Working grant - Catching the real pirates
Last year, just a few kilometres from where South-Africa's Department of Agriculture, Forestry and Fisheries was hosting an international conference on fisheries crime, workers mainly from the Philippines and Indonesia were trying to escape slave-like conditions at the port of Cape Town.
A team of journalists from France, Belgium, Mozambique and Spain have investigated how a number of fishing companies are flouting international law, exploiting workers, and over-fishing, thus stripping vulnerable countries of a vital food source.
European vessels are catching vast amounts of fish from the coasts of African countries that are ill-equipped to police their waters. But increasingly vigilant observers are compiling data that has begun to quantify illegal, unreported and unregulated (IUU) fishing, and illustrates the huge gap between official catch figures and the devastating reality. From outright theft to the falsification of documentation, European and Asian industrial fishers are threatening the food security of developing countries and undermining their economies.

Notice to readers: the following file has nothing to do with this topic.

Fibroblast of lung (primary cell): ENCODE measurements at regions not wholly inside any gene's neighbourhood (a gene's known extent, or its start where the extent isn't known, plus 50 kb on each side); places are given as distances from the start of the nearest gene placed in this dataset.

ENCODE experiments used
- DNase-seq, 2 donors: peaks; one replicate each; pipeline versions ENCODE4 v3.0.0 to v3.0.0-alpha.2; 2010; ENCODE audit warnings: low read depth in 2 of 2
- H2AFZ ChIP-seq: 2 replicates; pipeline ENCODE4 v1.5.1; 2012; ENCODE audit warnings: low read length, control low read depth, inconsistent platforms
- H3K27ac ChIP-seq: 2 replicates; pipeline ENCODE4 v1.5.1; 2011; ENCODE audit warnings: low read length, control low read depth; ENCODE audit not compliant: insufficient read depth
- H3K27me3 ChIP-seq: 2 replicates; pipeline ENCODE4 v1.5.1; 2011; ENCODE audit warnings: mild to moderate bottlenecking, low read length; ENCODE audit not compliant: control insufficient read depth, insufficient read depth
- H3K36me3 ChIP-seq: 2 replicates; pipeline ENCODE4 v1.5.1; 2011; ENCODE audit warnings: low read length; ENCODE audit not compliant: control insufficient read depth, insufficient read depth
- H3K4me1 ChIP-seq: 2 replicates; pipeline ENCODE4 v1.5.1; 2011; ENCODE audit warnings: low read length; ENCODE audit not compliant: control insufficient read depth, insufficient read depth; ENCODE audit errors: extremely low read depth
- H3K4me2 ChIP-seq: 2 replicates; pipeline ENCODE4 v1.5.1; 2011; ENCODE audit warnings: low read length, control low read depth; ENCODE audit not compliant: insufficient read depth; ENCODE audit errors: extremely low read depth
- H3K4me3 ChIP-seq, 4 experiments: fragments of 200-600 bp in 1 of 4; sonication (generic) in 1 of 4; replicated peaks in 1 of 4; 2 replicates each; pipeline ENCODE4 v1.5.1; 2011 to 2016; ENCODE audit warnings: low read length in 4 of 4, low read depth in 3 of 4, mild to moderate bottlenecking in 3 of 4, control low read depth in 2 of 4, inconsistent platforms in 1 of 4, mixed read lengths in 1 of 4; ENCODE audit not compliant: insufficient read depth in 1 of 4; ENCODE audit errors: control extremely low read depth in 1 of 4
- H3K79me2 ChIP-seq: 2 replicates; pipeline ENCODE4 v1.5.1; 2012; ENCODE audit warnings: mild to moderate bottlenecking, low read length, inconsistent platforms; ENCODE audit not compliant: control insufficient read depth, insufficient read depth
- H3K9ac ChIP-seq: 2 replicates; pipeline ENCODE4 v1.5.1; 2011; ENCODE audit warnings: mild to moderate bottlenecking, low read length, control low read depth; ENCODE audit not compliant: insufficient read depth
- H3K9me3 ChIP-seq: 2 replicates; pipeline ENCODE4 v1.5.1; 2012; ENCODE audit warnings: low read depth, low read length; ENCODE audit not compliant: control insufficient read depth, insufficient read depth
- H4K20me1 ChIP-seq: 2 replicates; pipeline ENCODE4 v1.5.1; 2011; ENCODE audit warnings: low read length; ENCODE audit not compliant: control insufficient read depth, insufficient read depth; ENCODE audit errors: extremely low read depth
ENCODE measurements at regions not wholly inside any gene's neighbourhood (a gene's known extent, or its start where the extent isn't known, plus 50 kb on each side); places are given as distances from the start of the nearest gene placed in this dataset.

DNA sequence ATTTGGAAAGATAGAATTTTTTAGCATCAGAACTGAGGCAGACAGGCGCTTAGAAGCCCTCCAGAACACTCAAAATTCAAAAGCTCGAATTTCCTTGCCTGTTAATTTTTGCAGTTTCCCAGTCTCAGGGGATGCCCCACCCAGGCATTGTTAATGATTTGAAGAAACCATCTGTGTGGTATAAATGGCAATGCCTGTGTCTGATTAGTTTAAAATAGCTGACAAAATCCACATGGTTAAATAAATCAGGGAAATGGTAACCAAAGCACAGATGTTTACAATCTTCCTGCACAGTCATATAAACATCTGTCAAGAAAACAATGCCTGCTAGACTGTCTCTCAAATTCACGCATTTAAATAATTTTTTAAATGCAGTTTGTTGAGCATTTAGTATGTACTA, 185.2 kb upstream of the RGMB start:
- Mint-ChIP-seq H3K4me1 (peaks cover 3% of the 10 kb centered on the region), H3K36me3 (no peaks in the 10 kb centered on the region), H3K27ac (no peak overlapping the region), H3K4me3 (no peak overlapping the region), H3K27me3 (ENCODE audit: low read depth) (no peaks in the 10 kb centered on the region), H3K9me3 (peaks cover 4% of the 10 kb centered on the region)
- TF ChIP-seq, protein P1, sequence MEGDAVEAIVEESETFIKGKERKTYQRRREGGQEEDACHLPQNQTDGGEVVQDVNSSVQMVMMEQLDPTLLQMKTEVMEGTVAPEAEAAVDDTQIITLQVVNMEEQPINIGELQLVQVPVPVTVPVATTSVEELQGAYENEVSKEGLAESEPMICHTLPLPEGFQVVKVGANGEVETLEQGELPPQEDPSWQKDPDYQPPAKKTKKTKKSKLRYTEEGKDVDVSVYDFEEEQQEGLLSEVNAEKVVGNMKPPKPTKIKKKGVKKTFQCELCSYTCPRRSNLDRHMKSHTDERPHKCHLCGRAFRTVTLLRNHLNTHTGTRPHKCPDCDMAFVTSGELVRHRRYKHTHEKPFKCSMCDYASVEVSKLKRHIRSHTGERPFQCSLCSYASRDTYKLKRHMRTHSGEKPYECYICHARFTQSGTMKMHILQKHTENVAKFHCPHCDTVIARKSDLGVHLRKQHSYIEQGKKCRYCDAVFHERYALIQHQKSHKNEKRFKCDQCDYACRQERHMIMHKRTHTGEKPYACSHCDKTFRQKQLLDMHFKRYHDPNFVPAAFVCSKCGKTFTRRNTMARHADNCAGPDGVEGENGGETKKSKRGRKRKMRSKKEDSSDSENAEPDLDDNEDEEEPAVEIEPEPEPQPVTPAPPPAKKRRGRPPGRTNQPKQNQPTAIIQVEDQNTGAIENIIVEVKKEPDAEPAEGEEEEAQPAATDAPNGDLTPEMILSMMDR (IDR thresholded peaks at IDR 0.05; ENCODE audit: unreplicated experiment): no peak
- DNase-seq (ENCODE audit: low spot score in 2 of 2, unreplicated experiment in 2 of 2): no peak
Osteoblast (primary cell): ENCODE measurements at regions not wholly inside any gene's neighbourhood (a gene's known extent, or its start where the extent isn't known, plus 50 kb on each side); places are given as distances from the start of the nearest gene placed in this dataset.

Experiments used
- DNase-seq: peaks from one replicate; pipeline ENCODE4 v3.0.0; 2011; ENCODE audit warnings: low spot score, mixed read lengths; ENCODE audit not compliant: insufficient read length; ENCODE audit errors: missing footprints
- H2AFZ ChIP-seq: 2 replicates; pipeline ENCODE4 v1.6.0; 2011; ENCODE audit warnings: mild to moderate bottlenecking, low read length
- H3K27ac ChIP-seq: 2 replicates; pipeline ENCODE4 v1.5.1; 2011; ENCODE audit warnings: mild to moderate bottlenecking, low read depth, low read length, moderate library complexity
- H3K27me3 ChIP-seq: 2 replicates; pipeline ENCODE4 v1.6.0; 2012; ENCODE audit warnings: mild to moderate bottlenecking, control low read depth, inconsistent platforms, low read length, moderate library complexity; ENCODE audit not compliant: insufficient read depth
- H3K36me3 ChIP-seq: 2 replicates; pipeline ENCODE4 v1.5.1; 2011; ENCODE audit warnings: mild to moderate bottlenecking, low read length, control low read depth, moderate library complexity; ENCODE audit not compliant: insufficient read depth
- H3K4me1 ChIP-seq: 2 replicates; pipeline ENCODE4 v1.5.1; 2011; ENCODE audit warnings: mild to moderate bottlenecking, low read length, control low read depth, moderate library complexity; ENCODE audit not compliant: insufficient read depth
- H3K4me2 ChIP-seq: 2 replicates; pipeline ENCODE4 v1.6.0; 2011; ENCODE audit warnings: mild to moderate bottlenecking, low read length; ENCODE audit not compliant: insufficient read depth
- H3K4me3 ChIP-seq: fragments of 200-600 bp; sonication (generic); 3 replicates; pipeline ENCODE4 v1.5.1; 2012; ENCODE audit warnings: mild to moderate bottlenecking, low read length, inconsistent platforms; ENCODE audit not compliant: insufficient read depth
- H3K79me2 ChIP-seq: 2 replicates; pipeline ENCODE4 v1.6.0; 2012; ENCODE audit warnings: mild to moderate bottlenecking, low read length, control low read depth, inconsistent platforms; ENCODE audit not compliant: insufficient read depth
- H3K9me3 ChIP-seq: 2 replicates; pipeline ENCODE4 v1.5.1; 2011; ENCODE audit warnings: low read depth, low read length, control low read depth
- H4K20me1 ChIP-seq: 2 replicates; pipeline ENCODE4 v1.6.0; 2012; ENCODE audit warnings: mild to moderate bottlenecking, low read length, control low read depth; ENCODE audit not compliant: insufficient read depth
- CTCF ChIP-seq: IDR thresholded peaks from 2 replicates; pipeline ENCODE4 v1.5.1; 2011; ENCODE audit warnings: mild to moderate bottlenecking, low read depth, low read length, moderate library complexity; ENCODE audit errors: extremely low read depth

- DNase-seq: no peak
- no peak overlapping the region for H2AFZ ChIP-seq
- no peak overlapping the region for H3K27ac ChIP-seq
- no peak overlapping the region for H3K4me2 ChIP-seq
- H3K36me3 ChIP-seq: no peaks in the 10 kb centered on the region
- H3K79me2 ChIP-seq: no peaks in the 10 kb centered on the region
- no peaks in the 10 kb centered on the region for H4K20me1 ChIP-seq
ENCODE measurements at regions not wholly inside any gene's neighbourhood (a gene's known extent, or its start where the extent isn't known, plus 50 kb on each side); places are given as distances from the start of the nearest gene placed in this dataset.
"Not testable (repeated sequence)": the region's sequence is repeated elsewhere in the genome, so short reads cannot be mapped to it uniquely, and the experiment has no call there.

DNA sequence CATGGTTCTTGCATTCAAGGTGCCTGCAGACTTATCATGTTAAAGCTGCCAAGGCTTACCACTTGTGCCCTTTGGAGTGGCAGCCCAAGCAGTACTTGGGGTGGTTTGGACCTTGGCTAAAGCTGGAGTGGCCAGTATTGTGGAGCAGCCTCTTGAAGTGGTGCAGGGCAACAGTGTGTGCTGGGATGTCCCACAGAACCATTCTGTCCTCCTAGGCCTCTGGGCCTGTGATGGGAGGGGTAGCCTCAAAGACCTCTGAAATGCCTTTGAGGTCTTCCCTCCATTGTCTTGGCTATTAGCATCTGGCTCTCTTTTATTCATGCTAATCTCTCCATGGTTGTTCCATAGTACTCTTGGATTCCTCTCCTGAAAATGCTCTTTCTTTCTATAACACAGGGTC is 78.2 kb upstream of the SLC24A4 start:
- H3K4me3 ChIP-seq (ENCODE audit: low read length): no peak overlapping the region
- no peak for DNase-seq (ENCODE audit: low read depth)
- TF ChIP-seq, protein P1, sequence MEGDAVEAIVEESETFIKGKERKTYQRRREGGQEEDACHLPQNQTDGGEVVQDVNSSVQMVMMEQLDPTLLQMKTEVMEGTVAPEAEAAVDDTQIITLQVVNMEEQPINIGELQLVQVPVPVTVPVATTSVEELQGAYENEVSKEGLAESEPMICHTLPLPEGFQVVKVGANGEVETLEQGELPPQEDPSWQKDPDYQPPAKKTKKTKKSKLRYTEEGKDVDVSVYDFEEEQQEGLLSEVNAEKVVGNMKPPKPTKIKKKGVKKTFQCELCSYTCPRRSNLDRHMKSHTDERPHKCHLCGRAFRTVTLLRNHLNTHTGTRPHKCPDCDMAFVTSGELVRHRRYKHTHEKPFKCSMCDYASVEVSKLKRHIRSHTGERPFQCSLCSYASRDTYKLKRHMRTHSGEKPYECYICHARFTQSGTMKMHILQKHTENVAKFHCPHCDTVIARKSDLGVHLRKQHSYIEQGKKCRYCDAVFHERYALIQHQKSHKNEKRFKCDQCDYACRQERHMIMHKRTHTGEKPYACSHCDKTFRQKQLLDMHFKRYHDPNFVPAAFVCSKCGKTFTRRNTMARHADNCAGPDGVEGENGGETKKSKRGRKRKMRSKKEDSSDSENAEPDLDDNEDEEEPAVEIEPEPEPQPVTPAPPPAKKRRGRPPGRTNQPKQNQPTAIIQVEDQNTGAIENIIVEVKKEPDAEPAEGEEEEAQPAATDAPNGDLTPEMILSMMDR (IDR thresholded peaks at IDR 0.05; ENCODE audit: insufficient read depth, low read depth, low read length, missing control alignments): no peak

(Photo © CC Clive Reid)
A research grant of €22,500 (€15,000 Connecting Continents and €7,500 European Cross-border) was allocated in 2015.